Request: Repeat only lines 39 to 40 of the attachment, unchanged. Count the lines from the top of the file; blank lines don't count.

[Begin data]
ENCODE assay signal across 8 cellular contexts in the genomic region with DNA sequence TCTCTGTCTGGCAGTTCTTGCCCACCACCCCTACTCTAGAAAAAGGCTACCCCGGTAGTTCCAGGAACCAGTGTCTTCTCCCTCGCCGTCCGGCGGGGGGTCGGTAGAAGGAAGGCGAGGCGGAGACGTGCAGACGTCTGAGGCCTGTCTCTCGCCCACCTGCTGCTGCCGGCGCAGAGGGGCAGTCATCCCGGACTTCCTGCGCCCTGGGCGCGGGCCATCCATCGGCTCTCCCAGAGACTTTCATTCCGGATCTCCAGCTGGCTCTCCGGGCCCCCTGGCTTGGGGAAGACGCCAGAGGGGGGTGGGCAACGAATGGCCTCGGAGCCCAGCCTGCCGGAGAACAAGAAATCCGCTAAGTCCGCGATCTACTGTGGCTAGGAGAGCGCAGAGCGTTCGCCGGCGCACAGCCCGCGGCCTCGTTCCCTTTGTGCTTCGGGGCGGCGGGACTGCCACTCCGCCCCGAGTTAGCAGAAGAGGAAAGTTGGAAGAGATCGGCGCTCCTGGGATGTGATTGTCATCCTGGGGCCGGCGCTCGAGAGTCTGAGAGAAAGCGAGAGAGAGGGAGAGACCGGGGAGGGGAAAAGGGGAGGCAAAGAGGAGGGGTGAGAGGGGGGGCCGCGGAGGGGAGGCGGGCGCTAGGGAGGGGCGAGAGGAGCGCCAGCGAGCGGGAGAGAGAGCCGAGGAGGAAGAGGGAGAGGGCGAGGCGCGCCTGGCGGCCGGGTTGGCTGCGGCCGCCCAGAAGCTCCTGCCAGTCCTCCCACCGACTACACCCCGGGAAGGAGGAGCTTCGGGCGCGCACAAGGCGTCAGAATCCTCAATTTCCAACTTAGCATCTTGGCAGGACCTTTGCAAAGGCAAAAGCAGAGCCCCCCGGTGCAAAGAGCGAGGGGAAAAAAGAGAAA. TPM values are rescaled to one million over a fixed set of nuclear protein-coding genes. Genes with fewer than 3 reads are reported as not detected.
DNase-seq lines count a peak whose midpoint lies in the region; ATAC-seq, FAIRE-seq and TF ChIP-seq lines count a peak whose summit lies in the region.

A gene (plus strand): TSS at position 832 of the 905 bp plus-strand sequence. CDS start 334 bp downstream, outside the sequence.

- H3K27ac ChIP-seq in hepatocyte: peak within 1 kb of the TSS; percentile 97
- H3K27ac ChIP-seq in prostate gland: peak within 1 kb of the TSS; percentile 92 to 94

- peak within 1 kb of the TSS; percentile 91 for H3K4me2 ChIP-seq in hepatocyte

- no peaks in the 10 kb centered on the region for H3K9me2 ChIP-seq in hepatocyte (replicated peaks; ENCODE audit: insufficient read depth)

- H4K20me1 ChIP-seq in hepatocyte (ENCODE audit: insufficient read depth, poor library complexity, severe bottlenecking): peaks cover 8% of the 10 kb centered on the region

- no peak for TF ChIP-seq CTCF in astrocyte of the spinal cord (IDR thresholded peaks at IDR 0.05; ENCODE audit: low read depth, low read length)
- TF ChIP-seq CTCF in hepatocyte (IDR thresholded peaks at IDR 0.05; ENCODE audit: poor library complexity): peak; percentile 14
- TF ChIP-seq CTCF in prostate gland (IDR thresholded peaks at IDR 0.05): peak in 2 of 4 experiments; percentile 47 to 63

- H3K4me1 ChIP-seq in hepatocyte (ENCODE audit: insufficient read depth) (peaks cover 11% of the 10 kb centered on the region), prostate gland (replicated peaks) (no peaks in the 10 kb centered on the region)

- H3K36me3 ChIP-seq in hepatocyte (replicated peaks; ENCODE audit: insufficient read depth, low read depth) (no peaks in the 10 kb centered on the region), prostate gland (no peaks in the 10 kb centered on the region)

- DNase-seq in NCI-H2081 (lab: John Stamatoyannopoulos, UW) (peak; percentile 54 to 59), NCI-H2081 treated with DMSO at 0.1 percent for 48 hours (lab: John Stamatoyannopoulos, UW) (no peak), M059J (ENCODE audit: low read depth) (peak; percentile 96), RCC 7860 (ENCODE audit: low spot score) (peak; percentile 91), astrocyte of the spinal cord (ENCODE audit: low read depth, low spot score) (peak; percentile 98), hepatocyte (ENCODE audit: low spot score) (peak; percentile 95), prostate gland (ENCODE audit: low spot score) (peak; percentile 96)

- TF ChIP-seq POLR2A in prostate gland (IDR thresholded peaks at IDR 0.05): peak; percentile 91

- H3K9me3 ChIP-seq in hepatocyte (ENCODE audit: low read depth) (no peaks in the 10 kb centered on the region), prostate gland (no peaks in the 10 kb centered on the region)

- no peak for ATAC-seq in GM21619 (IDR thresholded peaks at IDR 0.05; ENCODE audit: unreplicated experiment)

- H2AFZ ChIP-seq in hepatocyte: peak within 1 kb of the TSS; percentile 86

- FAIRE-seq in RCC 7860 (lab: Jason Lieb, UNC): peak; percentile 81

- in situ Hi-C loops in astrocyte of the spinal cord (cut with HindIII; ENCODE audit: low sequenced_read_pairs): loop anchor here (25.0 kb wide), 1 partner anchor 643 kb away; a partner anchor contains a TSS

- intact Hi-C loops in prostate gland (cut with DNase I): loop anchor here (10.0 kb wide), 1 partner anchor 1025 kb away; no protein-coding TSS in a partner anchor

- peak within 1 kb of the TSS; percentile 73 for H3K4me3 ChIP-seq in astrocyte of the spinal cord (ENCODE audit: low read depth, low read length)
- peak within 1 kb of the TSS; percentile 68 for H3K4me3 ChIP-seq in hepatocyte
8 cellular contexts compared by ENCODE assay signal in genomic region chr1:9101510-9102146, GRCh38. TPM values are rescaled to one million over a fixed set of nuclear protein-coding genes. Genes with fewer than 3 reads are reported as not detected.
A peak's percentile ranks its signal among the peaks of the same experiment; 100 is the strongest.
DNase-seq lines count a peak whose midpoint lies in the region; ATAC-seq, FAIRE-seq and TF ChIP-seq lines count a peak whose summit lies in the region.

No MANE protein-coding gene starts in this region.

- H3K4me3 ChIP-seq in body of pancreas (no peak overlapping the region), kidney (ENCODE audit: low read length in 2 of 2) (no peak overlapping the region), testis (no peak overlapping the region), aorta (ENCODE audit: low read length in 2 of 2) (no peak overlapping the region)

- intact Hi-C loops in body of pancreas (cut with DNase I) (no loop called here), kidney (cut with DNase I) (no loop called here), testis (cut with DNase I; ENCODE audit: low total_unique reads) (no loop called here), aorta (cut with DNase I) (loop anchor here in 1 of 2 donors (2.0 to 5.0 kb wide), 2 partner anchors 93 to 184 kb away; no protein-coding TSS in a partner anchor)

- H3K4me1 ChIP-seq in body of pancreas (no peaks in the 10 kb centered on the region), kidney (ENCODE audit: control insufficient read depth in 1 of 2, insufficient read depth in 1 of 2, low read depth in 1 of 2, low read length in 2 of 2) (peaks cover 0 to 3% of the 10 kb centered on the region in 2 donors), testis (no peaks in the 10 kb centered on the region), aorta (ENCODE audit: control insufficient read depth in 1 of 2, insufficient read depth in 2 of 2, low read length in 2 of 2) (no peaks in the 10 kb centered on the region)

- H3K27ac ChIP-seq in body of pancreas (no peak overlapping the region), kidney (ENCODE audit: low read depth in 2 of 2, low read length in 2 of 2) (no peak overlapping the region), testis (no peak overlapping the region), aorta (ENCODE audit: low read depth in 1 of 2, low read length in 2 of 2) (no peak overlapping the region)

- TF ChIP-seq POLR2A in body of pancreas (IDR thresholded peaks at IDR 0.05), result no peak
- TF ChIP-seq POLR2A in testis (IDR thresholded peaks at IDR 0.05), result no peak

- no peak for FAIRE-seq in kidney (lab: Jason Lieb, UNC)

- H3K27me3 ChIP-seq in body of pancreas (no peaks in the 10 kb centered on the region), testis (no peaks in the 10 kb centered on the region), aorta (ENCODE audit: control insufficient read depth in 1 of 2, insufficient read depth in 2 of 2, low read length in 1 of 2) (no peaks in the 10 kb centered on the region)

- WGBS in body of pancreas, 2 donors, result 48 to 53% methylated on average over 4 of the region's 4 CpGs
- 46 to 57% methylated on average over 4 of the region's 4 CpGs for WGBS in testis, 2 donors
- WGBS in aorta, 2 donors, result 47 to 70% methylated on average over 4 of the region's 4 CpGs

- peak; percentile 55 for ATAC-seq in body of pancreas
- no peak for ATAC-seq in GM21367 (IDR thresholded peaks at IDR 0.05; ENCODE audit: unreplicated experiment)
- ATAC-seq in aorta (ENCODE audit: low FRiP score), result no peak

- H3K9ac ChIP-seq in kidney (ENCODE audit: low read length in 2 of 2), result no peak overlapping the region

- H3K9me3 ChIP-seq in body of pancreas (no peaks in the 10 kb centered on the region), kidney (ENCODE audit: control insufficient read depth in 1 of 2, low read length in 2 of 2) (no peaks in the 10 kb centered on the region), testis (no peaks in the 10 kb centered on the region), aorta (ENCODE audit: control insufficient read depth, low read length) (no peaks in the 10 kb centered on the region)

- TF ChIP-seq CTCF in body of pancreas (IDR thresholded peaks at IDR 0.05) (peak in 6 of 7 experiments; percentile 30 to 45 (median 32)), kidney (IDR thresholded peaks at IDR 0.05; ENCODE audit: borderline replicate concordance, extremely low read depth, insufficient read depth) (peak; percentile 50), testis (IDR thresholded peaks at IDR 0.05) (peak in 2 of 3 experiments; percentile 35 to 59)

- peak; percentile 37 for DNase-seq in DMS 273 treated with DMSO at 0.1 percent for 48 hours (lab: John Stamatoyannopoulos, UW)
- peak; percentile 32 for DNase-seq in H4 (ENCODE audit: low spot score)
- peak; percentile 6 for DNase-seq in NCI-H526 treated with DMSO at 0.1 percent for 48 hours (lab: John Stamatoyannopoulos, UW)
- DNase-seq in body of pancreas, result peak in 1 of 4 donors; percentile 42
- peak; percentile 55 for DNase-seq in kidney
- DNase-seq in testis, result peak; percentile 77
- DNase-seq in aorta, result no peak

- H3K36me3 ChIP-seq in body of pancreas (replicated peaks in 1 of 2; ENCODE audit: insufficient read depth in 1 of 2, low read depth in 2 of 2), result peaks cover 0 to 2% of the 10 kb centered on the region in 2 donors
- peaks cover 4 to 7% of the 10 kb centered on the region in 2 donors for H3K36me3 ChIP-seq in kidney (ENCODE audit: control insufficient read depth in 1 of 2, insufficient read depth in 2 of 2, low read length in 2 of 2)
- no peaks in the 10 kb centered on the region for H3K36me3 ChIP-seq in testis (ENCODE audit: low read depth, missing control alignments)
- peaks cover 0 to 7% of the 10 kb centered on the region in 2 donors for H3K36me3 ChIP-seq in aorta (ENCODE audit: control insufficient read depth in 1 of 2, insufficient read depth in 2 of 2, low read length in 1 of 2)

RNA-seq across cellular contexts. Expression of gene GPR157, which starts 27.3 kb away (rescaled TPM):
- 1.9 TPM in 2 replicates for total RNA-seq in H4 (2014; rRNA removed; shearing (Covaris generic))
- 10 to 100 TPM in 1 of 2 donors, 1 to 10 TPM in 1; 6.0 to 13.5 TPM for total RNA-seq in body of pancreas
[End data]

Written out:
- peak; percentile 55 for ATAC-seq in body of pancreas
- no peak for ATAC-seq in GM21367 (IDR thresholded peaks at IDR 0.05; ENCODE audit: unreplicated experiment)